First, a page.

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Ms. Powell denies making the comment, although she recalls talking to him about his pending trip to Hawaii. She said she would have asked that he send photographs, but she would not have specified shirtless poses because she does not see the men at work “that way”. When I asked what way she meant, she meant as “sexual beings”. She said she would not have asked for a shirtless photo because it would have (a) been inappropriate and (b) made her sound like a “cougar”. Allegation No. 5: In approximately January of 2012, Ms. Powell allegedly brushed her breasts against Mr. Manley while reaching for a coffee mug. I conclude that it is more likely than not that Ms. Powell brushed against Mr. Manley when they were in the break room together and reaching for coffee mugs. I also conclude that any physical contact was inadvertent. Mr. Manley alleges that this incident took place when he came into City Hall to get warm after shoveling snow from the sidewalks near the building. He went to the break room for coffee and Ms. Powell was there. No one else was present. He could not find coffee mugs, so he asked Ms. Powell where they were. She gestured to the upper shelf of a cabinet. Mr. Manley says when he reached for a mug, Ms. Powell also reached. According to Mr. Manley, as she did so she “pushed” her breasts into him. He believes she was trying to brush against him on purpose because she put the mug back afterwards and did not pour coffee. He concluded that she never needed a mug and used reaching as an excuse to brush against him. Ms. Powell has no recollection of Mr. Manley asking about coffee mugs. This is understandable since the alleged incident took place well over a year ago. Ms. Powell also says she does not remember brushing up against Mr. Manley. She says she would never brush against anyone on purpose as Mr. Manley alleges and if she ever accidentally brushed against anyone, she would immediately back away. Mr. Manley appears credible when describing this incident. Although I do not agree with his assessment that Ms. Powell was making contact on purpose, I believe it is more likely than not that Ms. Powell inadvertently brushed against Mr. Manley when they both reached into the cupboard at the same time. Allegation No. 6: In approximately June of 2012, Ms. Powell allegedly told Mr. Manley that she did not like to play golf because her “boobs get in the way”. This allegation is sustained, although I conclude it is more likely than not that Ms. Powell said “chest” instead of “boobs”. Ms. Powell and Mr. Manley agree that when a local golf tournament was being planned, she asked him if he wanted to help with the event. They proceeded to engage in small talk about the tournament and Ms. Powell told Mr. Manley that she does not like to golf because of her anatomy. The only difference between their stories is that Mr. Manley says that Ms. Powell used the term “boobs” and Ms. Powell says she said “chest”. Ms. Powell asserts that she does not use the word “boob”. There were no allegations by Mr. Manley or anyone else that Ms. Powell used the word “boobs” or talked about her breasts on any other occasion at work. I conclude that a reasonable person would not Page | 9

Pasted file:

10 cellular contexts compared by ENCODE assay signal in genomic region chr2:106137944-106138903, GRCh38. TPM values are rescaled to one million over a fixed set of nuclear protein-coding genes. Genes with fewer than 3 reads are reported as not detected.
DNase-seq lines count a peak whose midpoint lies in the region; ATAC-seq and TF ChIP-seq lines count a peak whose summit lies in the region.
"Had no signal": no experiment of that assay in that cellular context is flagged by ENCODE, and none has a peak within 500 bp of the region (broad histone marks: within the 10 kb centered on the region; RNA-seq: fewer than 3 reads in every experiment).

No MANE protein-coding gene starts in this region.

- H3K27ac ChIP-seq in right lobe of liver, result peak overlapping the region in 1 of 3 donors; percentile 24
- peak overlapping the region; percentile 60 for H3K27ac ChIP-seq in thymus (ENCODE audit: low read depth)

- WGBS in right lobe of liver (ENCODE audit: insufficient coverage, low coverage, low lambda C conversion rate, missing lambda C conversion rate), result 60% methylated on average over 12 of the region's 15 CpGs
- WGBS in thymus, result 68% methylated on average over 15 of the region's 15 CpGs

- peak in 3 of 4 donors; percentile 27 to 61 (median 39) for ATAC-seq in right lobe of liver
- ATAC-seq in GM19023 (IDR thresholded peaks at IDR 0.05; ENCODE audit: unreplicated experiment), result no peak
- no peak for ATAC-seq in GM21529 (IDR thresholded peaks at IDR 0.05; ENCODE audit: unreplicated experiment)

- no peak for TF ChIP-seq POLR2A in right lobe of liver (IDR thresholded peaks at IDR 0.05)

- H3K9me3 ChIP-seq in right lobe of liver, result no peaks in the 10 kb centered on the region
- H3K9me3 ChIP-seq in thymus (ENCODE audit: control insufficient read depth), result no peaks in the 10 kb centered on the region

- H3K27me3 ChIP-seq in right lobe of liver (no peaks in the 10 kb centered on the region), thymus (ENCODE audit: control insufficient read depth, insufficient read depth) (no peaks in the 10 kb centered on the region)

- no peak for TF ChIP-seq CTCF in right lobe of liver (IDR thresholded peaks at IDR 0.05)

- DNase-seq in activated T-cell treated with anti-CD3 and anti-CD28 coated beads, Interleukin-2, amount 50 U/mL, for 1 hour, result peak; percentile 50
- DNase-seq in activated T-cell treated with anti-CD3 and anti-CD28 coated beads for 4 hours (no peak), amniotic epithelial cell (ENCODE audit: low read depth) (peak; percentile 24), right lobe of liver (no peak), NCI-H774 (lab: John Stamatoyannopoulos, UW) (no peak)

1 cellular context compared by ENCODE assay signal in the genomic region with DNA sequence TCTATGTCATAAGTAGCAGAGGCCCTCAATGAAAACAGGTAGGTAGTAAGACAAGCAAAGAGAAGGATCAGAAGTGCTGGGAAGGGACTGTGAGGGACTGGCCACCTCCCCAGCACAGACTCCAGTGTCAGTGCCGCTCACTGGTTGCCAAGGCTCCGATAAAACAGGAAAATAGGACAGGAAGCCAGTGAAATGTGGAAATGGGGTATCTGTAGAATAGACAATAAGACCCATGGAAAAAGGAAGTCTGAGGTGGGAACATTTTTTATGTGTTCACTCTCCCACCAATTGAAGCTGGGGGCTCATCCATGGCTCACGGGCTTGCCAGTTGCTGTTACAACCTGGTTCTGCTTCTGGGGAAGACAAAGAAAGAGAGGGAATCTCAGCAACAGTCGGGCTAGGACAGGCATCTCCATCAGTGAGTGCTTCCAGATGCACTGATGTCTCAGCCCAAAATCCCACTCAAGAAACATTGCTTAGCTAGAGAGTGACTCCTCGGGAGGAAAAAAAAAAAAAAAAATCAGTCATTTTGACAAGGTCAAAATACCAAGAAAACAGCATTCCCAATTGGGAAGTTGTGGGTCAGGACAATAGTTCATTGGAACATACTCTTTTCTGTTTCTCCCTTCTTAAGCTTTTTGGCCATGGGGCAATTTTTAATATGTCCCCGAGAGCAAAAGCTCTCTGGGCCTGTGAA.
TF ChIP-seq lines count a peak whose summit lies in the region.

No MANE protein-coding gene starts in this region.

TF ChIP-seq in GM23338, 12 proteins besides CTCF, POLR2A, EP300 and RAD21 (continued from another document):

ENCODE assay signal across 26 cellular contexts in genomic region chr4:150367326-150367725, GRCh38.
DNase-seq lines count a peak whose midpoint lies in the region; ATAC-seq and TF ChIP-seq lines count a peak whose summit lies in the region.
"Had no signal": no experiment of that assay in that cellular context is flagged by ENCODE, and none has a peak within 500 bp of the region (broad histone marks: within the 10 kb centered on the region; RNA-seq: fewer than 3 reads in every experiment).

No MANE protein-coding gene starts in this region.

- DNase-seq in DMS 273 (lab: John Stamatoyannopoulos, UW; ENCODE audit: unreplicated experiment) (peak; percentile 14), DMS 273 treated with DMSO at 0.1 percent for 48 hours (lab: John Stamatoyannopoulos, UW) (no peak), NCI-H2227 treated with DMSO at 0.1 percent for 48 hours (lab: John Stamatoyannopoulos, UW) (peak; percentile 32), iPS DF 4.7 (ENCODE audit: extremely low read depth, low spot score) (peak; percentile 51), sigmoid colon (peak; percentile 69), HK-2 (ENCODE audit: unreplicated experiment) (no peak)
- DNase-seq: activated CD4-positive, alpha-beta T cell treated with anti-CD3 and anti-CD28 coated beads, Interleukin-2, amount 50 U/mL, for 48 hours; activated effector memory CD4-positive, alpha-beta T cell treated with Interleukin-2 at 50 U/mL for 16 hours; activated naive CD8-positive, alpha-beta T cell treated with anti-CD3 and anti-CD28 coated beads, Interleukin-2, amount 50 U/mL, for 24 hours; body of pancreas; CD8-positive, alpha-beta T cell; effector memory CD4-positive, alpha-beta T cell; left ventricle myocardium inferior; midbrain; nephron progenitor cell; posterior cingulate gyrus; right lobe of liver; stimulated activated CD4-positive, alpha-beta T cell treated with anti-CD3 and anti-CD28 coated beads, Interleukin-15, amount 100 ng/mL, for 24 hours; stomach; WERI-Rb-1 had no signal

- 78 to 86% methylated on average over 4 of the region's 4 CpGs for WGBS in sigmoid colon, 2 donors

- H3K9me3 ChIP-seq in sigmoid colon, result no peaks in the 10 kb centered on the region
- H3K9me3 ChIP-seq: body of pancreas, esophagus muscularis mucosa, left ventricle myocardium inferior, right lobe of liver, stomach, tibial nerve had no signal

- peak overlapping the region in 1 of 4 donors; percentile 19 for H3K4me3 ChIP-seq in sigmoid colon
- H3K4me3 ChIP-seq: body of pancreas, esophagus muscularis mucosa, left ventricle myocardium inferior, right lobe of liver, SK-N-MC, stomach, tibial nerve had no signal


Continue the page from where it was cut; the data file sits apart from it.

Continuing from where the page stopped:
be offended by the single use of the word “boobs”. I also conclude that Ms. Powell did not regularly talk about her anatomy to employees. Allegation No. 7: In early 2013, Ms. Powell allegedly told Mr. Manley that he is “too young” to be Public Works Director even though he has “more than enough qualifications”. This allegation is not sustained. According to Mr. Manley, Ms. Powell encouraged him to apply to the position of Public Works Director earlier this year. He applied, was interviewed and then not selected for the job. He claims that Ms. Powell and Mayor Estes told him that even though he has “more than enough qualifications”, he is “too young” for the job. Ms. Powell denies this allegation. She states that she told Mr. Manley he needed more management experience in order to be director and asserts that Mr. Manley’s age did not play a factor in her decision. She also said she never would have made such a statement because she does not consider forty (Mr. Manley’s age, according to her) to be “young”. Although I did not conduct a formal interview with Mayor Estes, he corroborated that Mr. Manley was not selected for the Director position because he lacked meaningful management experience. He said that he is not aware of anyone saying that Mr. Manley is “too young.” Ms. Powell was credible in her denial and in her explanation of why she is certain that she did not say (or think) that Mr. Manley is “too young.” Although Mr. Manley also appears credible, I conclude that Ms. Powell did not refer to Mr. Manley’s age when making her decision or when explaining the decision to Mr. Manley. It is merely speculation, but I believe it is possible that Mr. Manley interpreted “lack of experience” to mean too young and that he truly recalls Ms. Powell referring to youth. Nonetheless, for the reasons stated here, I conclude that Ms. Powell referred to a lack of experience rather than age.